Bengaluru: Beleaguered ed-tech firm Byju’s missed yet another target date set by its creditors to amend terms of a $1.2 billion debt, adding fresh challenges to the Indian borrower’s efforts to resolve disputes around the loan.
The company failed to decide on revisions sought by lenders in the loan’s terms, including part repayment and higher interest payments, by the latest agreed-upon date of August 3, people familiar with the matter said. Meanwhile, a creditors’ lawsuit against Byju’s as part of the dispute is coming up for trial in a US court Friday.
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A panel of creditors, who together own more than 85 per cent of the term loan, and Byju’s had agreed to work toward a “signed and completed” amendment before Thursday, the lenders said last month. Meeting the deadline would have avoided further enforcement actions from the financiers and ended the legal dispute.
“No deadline has been missed as August 3 was merely a hopeful date likely to be scheduled for a sign-off,” a spokesperson for Byju’s said in an emailed statement. The discussions are progressing well and talks are expected to close at the earliest, according to the statement.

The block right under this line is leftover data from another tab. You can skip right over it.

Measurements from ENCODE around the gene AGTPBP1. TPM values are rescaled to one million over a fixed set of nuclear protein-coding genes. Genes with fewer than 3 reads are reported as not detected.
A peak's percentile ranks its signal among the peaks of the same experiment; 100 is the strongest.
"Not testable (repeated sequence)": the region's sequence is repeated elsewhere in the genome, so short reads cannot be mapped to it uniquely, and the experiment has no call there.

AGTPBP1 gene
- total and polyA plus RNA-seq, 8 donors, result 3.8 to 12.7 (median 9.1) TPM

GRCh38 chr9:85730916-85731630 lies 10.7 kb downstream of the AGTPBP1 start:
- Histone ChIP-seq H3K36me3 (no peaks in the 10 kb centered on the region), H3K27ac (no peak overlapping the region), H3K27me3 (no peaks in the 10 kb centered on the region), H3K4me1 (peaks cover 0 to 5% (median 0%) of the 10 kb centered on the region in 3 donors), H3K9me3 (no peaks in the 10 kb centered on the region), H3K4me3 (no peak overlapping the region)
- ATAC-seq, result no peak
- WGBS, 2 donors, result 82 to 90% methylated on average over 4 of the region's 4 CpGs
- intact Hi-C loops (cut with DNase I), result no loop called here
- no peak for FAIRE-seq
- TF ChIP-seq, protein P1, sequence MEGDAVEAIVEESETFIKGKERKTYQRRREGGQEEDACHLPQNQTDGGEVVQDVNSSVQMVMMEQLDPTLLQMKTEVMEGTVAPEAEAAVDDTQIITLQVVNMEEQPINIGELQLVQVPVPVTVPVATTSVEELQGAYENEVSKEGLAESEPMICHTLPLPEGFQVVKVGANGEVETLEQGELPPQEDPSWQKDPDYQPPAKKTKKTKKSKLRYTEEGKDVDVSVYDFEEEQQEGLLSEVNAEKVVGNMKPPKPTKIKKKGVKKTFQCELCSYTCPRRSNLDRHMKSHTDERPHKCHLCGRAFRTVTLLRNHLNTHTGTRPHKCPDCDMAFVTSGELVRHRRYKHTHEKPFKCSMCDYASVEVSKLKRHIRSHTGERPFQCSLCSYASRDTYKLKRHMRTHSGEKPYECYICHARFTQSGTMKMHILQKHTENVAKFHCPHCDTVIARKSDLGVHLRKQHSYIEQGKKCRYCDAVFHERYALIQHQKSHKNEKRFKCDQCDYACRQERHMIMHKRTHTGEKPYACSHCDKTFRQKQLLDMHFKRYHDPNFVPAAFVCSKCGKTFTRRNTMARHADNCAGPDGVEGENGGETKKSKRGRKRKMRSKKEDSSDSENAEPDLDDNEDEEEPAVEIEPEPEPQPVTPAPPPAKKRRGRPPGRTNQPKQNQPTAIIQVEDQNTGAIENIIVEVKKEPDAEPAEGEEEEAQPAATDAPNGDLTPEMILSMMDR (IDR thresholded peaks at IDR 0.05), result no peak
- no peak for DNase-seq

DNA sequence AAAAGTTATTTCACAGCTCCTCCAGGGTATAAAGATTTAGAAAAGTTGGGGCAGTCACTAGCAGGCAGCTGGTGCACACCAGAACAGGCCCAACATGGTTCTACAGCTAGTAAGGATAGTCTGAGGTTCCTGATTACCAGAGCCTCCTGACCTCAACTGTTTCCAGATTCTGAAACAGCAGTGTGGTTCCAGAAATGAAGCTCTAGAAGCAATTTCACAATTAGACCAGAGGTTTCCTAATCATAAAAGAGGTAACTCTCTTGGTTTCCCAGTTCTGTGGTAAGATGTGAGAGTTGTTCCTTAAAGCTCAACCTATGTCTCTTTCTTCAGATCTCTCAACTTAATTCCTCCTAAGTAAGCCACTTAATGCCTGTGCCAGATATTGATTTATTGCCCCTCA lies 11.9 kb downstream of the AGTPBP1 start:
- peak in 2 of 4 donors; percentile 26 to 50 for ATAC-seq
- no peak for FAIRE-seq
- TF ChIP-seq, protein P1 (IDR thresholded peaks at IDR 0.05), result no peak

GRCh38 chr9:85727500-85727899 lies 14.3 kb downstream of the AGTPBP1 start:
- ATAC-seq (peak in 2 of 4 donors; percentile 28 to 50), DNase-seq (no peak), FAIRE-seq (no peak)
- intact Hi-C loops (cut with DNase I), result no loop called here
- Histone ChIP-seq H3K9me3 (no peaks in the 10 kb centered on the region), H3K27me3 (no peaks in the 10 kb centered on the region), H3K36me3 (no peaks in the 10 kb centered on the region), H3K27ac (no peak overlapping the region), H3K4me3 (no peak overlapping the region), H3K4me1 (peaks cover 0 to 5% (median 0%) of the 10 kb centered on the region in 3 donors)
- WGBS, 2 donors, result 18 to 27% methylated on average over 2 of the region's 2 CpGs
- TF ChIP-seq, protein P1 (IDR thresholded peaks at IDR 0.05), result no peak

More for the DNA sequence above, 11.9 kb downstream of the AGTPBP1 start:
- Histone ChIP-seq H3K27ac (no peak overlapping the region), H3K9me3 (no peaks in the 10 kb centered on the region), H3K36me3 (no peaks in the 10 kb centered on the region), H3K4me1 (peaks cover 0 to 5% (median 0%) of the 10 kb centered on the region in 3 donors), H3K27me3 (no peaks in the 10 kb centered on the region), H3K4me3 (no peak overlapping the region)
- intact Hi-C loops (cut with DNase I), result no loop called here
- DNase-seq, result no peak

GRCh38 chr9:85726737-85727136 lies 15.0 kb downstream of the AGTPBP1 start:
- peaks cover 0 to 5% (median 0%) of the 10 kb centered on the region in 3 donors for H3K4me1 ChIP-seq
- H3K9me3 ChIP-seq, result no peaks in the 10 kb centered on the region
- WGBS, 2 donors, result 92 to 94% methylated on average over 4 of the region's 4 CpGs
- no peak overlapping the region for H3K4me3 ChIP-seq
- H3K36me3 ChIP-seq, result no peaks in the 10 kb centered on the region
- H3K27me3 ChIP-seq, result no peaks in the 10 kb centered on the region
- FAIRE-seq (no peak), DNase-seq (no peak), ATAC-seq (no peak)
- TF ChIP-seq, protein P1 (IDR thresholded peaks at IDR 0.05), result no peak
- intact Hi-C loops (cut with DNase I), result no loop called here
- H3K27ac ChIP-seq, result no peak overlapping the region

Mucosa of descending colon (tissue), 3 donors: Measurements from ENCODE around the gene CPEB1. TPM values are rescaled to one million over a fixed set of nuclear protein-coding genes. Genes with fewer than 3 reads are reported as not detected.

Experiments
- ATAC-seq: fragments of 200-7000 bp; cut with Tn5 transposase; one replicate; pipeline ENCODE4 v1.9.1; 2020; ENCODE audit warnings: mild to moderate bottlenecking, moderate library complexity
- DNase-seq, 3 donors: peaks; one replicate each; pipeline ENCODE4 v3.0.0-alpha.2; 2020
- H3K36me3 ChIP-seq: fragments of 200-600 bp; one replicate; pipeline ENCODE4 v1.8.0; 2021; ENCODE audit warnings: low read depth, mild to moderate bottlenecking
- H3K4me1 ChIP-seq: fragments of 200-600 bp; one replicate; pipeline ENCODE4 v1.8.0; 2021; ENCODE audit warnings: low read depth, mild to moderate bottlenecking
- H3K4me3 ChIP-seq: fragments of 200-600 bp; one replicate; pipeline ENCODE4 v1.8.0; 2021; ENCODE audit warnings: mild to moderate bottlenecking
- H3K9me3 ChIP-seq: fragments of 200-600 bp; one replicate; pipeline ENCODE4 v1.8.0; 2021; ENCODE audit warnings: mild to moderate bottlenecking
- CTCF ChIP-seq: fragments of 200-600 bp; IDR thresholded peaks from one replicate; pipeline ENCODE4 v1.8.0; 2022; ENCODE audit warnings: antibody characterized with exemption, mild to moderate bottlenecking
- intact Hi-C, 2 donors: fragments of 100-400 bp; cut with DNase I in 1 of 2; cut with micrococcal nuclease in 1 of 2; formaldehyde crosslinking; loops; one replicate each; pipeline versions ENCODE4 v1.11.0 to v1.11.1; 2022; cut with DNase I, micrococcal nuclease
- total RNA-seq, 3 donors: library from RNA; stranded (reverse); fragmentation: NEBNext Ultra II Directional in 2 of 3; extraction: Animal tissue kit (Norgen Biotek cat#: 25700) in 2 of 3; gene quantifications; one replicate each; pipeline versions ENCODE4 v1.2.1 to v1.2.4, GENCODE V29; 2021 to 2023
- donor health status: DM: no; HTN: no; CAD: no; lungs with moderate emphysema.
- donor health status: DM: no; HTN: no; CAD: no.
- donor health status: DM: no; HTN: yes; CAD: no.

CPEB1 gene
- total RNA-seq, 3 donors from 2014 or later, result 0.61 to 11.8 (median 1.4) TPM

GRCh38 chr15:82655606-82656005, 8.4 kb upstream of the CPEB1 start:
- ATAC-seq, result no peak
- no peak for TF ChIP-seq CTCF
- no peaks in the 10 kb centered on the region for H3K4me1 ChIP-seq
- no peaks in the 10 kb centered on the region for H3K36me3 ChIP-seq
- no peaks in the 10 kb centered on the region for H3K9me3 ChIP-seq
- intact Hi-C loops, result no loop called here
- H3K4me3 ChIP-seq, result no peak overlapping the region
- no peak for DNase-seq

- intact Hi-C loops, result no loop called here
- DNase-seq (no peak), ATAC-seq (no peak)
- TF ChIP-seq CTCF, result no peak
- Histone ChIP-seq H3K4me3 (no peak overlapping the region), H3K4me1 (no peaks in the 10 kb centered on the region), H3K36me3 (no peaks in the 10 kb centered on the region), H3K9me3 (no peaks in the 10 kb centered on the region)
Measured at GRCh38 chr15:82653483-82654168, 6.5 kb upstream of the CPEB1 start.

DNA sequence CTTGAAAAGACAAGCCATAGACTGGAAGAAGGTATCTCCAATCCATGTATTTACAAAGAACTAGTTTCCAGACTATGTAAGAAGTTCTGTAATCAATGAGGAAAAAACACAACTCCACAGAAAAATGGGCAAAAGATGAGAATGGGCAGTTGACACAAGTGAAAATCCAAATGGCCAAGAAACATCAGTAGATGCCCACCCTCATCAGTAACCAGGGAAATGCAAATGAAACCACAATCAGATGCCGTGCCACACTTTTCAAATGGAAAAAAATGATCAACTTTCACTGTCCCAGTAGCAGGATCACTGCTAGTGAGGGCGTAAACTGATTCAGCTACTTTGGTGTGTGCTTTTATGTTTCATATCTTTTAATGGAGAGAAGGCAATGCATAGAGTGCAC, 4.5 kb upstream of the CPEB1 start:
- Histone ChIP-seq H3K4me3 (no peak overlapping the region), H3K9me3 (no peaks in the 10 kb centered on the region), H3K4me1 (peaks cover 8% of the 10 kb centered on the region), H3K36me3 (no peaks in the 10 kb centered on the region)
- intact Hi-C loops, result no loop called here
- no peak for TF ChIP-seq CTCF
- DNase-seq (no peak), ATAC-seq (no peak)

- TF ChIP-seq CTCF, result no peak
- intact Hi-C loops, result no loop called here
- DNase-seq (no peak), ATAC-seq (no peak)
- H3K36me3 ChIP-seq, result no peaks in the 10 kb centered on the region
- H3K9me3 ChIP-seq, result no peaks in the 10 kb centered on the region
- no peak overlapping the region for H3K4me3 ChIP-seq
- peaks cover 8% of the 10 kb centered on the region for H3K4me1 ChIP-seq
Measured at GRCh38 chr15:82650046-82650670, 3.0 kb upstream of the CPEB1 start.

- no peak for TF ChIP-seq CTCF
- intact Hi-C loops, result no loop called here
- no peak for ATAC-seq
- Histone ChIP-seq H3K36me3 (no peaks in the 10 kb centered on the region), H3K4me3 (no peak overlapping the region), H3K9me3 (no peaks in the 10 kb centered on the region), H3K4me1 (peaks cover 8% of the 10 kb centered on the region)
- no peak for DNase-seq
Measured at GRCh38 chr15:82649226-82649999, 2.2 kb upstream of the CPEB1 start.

A representative for the creditors declined to comment.
Byju’s has missed multiple deadlines to rework the debt, the people said, asking not to be named as the information is private. Its dollar-denominated loan due in 2026 is quoting at 50 cents on the dollar, down from 62 cents at the start of the week, according to data compiled by Bloomberg.
The company, once the world’s most valuable edtech firm, has faced a series of crises in recent months as its auditors quit, India’s anti-money laundering officials searched its offices, and several directors from its board resigned.